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Corsair K55 RGB Gaming Keyboard Review

, By Patcoola

*Image Source: Corsair.com

Don’t recommend!

The Corsair K55 RGB gaming keyboard falls short of being an excellent keyboard. The K55 is Corsair’s cheapest light-up gaming keyboard at $79.99 Canadian and can be purchased from Amazon for as low as 45 dollars. At $45 the K55 is one of the cheapest Red Green Blue (RGB) light-up keyboards. The keyboard features multimedia keys and six programmable macro keys. The keyboard can be programmed independently without the use of software. On paper this makes the keyboard very desirable. However, the K55 keyboard falls short of perfection with a defect.

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The keyboard is large, heavy, quiet, and has a detachable wrist rest. All great characteristics for a serious desktop keyboard. Keys are a bit stiff for me as I find that they require a fair amount of force to press. Gaming keyboards should have lighter keys. The sound of the keys is about half the noise of a cheap classic keyboard from Logitech such as the Logitech MK120.

*Image Source: Corsair.com

The keyboard is very customizable. You can program the keyboard independently without the use of software or by creating profiles with the iCue software. The keyboard has it’s own independent memory, separate from the iCue software. Personally I refer to just use the iCue software. Programming the keyboard manually is quite difficult. Unfortunately the iCue software can’t save a profile to the keyboard, so iCue must always be running. The RGB colors are programmable to three sections: left, middle, and right. You cannot set the colors of the keys individually. Visual effects are available but I don’t like them. Programming the macro keys is easy with the iCue software. However, placement can be an issue. I found the G1 key to be too close with the Escape key, so I programmed G1 as Escape.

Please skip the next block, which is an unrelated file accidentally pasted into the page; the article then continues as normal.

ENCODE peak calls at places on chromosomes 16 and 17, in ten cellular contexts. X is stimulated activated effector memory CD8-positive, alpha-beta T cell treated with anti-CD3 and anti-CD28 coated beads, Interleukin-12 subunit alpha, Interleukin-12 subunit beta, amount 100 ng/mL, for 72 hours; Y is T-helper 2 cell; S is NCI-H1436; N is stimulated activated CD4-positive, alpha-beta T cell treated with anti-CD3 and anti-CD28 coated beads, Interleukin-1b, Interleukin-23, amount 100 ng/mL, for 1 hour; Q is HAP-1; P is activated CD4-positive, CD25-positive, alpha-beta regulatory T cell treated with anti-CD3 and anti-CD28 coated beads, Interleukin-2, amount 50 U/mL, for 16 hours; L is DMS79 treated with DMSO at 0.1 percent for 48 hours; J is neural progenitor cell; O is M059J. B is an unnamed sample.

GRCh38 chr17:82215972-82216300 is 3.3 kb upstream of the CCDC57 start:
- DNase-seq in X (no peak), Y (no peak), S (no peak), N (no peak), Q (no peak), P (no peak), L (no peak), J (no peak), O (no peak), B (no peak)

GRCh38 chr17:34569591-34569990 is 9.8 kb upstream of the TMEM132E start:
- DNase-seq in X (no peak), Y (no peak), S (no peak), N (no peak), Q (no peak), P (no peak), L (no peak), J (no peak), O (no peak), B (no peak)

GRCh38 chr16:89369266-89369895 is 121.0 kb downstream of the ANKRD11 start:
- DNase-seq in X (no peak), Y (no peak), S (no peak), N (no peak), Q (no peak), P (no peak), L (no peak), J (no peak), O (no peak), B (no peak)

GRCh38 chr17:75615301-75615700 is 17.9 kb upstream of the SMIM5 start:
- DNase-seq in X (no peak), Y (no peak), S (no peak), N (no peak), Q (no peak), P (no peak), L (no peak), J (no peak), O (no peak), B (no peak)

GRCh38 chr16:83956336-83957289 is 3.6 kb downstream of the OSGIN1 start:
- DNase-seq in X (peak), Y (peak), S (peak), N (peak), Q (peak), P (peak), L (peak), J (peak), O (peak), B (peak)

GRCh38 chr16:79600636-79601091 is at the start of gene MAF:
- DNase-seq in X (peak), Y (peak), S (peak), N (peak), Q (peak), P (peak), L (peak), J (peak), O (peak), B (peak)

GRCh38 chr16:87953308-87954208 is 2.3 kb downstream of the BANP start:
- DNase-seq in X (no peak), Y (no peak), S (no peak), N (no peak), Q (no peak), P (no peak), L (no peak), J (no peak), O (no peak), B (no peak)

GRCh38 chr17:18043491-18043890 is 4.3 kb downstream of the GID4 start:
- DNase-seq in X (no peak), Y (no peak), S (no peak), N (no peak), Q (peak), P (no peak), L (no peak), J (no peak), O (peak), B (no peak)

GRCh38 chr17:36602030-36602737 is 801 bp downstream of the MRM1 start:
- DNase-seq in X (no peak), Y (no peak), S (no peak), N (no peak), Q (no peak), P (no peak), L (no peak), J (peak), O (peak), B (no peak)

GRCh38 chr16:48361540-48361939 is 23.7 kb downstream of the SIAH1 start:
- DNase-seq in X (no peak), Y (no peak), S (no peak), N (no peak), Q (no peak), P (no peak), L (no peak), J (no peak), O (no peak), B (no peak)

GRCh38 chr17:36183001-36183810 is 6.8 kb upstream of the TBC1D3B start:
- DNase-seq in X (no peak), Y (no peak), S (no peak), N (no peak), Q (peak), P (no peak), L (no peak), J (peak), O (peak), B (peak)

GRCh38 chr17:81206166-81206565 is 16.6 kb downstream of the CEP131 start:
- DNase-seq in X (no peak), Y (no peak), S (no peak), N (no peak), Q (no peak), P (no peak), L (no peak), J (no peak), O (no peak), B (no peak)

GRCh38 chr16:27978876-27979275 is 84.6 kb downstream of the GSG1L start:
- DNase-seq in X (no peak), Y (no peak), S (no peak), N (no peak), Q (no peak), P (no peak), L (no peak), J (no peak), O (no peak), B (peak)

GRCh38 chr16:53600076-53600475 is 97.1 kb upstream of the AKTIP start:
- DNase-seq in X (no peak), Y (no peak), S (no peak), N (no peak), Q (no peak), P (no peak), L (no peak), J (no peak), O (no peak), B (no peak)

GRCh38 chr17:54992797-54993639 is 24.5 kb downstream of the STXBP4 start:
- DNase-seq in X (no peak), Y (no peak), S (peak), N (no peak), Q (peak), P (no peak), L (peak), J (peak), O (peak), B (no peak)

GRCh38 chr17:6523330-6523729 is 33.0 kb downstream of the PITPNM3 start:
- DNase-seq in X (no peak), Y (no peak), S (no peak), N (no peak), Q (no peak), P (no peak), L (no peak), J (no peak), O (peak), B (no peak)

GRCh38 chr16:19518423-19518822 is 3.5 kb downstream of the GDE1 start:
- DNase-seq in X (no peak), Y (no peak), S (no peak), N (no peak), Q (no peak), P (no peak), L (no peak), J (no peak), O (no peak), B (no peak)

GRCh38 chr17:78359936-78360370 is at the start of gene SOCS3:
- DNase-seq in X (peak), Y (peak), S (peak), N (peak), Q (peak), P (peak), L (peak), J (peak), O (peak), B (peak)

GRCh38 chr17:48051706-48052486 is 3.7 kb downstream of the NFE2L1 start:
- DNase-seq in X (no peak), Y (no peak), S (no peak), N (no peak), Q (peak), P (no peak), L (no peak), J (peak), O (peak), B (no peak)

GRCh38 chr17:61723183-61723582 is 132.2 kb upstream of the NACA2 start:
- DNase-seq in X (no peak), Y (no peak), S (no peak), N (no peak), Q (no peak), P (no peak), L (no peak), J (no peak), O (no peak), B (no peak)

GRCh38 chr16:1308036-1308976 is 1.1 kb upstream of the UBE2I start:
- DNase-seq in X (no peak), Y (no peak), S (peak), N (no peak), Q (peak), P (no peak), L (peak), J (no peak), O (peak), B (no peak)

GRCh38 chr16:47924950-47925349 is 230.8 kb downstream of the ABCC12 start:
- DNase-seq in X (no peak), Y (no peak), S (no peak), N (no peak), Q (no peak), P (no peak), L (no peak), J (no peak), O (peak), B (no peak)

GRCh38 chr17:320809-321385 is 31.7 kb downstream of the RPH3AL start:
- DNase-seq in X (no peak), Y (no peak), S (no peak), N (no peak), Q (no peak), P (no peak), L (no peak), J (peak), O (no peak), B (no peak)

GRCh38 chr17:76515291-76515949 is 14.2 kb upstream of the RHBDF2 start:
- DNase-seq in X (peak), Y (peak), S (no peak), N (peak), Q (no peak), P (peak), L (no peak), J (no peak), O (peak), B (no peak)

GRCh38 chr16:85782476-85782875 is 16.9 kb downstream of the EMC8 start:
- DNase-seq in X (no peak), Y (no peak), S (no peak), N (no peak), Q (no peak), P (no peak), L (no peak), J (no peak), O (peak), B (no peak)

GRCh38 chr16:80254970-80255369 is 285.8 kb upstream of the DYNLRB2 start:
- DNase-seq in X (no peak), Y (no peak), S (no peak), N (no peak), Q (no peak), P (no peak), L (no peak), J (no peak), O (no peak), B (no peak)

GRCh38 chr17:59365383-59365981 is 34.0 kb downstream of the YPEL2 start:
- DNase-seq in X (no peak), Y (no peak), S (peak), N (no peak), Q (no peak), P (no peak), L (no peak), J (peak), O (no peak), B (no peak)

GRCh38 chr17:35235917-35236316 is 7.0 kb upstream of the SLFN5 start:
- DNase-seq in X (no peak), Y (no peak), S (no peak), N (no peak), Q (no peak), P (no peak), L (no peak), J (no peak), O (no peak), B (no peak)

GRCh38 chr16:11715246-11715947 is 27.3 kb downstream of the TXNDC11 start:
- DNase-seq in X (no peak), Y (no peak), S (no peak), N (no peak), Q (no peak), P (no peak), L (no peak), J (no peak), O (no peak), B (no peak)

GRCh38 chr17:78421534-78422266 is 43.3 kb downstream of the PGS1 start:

The RGB lights are not perfect. Keys cannot be set individually, instead the keyboard is divided in three sections called zones. The limitation of three zones make effects undesirable in my opinion. The key letters are lit, allowing keys to be seen in the dark and will never fade. The big problem with the RGB is the color range. The RGB is tinted blue and can’t produce white. This means you only have a limited number of colors and the colors you are trying to pick may not be the same as displayed with the iCue software.

This is what they call white.

The K55 has a defect, and it’s not the poor RGB. I like many others on the Internet have experienced problems with this keyboard. There is a defect in which the Caps Lock light will not light. This problem maybe more than just the light. For me, if I wake my computer from sleep mode, the keyboard is no longer detected by the iCue software and the Caps Lock light stops working.

I can’t recommend the K55 Gaming Keyboard due to its flaws. Poor RGB colors and a potentially serious defect makes this keyboard a bad purchase. When you buy a keyboard, you expect it to work. This keyboard has a flaw with the Caps Lock light, and loses detection after waking the computer up from sleep mode. I now see why you can get this keyboard for a little as $45 CAD from Amazon.

 

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